Concussion Discussion: What is a Concussion and How Can I Prevent Them?

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    By: Amy Franzwa

    As a parent, who admittedly skews on the worrisome side, I fear that my children are going to be injured playing sports. “Sports activities are the second most frequent cause of injury for both male and female adolescents” claims the National Youth Sports Safety Foundation. Concussions are the most common type of traumatic brain injuries and their prevention is a hot topic in sports safety. Needless to say, concussions are at the top of my “injuries to prevent” list!

    What is a Concussion?
    I figure if I want to prevent them from happening, I should probably know exactly what they are so I did a little research. Concussions vary in severity, but generally speaking a concussion is a short-lived loss of brain function resulting from head or body trauma that shakes the brain.

    Do Concussions Have Long-Term Effects?
    The long-term effects of concussions are currently being debated among doctors and scientists.
    It IS universally agreed upon that repeated concussions are more likely to result in more lasting implications. Either way, the interruption of my child’s brain function for ANY duration of time in even the most minor way doesn’t appeal to me…at all!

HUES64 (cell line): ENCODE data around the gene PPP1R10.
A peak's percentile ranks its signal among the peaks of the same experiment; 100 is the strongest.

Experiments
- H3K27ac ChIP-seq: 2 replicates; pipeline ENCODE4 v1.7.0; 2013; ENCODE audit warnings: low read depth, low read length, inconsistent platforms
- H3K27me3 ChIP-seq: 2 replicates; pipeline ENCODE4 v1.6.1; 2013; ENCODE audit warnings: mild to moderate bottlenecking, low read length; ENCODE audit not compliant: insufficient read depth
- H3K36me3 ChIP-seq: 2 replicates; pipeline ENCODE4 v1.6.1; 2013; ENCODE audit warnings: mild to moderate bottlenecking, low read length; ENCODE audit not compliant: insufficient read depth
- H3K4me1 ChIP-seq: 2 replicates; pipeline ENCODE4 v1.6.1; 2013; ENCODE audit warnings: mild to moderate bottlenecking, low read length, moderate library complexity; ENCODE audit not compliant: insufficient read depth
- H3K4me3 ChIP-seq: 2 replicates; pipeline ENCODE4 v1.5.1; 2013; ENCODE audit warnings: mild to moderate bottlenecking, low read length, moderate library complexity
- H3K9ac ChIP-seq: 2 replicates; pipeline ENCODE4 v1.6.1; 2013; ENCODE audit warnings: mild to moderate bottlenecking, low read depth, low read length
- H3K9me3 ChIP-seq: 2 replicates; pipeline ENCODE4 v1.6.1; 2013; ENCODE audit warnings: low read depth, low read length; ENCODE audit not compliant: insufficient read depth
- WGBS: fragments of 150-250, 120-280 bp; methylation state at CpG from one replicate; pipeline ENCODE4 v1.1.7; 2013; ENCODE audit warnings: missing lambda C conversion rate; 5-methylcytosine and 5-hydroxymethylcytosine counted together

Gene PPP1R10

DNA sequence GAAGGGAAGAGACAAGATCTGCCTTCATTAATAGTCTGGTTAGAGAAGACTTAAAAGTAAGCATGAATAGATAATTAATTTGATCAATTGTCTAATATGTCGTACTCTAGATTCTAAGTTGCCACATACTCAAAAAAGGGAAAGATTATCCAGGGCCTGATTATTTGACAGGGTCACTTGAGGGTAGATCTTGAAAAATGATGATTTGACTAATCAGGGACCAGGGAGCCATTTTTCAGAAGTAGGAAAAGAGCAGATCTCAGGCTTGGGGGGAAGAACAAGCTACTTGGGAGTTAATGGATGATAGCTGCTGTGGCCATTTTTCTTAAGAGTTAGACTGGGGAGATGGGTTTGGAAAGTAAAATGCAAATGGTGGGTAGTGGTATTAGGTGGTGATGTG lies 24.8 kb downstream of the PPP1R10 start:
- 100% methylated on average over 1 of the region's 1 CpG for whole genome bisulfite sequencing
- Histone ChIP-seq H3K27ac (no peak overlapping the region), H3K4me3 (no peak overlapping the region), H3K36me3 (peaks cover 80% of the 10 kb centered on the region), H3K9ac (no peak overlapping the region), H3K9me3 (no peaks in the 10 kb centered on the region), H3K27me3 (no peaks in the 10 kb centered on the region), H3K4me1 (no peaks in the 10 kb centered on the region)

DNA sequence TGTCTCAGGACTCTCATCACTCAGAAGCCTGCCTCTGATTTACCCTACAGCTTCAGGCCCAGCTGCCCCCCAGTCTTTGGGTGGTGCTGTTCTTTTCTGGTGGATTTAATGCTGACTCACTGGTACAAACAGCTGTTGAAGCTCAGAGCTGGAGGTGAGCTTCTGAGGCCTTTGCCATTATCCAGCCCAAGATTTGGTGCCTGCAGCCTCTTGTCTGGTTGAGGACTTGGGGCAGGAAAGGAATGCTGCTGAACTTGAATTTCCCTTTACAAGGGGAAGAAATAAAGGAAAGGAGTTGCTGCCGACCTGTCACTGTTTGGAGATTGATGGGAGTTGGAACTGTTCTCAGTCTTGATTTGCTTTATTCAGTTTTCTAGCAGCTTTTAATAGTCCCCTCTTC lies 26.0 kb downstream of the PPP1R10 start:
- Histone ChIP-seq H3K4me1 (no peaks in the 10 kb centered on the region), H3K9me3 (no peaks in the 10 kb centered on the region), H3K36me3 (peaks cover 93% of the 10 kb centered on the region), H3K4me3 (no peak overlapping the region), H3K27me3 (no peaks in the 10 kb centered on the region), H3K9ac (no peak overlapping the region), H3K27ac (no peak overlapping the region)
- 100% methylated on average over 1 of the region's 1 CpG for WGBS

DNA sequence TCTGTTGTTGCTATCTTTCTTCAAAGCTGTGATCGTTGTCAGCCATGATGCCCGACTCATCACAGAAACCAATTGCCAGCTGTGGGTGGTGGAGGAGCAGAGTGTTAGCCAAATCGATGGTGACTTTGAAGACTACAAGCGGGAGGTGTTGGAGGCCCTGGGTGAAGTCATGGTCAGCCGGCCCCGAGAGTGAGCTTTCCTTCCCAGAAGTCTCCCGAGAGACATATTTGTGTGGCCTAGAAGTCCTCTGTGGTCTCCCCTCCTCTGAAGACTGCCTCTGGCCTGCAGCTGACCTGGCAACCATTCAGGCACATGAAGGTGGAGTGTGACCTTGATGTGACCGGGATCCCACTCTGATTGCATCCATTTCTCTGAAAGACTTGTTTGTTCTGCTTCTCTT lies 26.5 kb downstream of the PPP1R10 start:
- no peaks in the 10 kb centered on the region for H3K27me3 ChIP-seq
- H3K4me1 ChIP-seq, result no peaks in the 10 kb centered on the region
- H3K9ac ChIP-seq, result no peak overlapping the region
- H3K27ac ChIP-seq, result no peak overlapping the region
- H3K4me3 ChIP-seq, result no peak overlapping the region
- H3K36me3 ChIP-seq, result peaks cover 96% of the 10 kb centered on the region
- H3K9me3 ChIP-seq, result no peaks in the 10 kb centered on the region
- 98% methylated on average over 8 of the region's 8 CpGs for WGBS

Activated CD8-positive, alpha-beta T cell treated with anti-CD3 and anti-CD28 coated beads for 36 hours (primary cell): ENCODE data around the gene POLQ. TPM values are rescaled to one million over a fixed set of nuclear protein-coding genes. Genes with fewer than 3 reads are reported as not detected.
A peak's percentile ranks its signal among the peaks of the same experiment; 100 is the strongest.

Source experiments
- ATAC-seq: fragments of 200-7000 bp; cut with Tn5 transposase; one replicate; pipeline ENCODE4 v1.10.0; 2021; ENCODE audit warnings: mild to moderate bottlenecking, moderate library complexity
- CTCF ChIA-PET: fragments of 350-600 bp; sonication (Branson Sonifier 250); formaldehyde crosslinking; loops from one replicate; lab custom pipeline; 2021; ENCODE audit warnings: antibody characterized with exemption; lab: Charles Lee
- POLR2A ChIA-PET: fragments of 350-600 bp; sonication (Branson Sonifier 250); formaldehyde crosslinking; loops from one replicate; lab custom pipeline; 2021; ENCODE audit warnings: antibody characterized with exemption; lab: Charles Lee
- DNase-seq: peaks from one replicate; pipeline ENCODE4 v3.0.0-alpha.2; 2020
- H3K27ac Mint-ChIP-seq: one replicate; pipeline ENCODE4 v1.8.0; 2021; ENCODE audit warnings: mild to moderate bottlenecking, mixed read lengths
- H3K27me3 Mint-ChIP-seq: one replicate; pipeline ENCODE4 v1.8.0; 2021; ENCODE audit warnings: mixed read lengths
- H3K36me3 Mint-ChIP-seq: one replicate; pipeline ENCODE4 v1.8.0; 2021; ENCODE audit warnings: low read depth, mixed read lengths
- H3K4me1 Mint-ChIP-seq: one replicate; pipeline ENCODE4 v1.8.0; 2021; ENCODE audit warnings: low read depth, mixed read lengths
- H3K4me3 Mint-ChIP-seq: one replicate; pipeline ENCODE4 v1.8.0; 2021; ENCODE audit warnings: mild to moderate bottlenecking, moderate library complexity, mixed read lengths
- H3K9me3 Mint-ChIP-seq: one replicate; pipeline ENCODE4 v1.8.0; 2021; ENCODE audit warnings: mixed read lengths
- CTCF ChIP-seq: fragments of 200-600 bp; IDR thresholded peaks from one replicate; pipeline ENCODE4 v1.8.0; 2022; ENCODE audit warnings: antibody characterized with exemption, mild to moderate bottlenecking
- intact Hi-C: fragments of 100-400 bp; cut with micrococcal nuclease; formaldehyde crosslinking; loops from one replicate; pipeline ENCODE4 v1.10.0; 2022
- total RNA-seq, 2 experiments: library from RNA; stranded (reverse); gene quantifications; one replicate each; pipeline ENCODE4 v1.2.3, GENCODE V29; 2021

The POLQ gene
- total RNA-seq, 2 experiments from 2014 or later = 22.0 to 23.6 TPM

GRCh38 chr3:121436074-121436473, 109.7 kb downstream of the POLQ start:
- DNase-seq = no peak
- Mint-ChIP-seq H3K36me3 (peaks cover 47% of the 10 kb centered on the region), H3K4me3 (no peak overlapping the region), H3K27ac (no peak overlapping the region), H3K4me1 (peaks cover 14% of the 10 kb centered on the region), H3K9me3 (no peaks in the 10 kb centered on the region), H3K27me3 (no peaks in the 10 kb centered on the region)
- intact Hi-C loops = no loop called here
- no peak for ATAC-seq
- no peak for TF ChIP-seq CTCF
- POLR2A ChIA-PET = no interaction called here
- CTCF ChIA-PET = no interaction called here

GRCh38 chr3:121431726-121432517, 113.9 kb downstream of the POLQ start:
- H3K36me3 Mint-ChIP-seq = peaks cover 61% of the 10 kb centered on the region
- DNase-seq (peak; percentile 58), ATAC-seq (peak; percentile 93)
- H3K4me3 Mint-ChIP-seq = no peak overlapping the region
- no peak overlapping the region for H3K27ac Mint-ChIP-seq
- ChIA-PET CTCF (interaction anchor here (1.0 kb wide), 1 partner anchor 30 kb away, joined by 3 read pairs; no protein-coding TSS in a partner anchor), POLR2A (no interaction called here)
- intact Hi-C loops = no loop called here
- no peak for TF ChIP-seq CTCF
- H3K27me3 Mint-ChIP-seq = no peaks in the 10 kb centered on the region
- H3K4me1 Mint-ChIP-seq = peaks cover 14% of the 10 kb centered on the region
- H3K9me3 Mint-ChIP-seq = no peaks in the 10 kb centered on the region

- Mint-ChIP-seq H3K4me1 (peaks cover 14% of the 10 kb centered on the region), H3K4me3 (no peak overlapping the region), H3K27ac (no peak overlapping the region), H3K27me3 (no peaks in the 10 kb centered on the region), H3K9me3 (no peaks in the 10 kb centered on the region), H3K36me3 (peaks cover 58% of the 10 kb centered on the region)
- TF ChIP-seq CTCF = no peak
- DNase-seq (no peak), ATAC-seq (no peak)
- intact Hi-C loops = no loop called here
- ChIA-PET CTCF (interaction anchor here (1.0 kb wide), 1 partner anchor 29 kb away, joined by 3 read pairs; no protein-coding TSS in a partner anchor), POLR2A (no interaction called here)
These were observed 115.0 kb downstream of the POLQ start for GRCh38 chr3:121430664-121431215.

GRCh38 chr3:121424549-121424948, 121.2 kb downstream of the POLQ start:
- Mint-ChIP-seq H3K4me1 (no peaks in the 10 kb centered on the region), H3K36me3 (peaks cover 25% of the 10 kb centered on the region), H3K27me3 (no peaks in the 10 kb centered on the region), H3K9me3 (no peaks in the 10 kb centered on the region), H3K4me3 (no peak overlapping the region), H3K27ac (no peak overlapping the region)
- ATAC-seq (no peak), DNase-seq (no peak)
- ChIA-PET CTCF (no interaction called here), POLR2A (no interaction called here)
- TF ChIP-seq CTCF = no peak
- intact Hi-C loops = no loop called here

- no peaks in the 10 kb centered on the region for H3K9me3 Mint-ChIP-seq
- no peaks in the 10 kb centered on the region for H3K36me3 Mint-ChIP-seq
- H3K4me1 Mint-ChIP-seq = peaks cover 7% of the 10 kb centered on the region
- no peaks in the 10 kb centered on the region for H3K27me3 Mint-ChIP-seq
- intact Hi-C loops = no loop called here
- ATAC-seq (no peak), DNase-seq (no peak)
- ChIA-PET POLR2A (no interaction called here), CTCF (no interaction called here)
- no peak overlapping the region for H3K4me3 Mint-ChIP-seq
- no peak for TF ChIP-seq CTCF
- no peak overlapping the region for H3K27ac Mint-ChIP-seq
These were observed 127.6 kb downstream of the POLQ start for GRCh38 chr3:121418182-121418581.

Ways to Prevent a Concussion
    The good news is that there are simple ways to reduce the risk of concussion.  A no-brainer (no pun intended) is for your child to wear a helmet whenever they’re on the field or court. On the plus side, helmets are a requirement for some sports and I don’t understand why it’s not a universal rule!? Until that happens, parents must strongly encourage helmet use during all activities, particularly those that have more potential for contact like football and hockey.  A higher success rate is likely with younger kids who have no definition of what “cool” is. Your teenage son or daughter is going to resist sporting head gear on the soccer field.

    Choosing a quality program with qualified coaches and instructors is another way to ensure a higher level of safety. They're more likely to be enforcing safety rules and proper play. But there is no guarantee and if I find myself witness to improper coaching or management of an activity, I don't plan to be shy. I'd rather be "that" mom who speaks up to a slacking coach or referee than a mom rushing my kid to the ER.

    One of our many jobs as parents is to foster our children’s interests. However, if you want to prevent concussions, you might want to steer their general enthusiasm for sports into activities less likely to produce head impacts like swimming, track or golf. Hockey, football and baseball are top sports to avoid. Better yet, buy them a trumpet or fishing pole for their next birthday and you’re more likely to prevent a brain injury.

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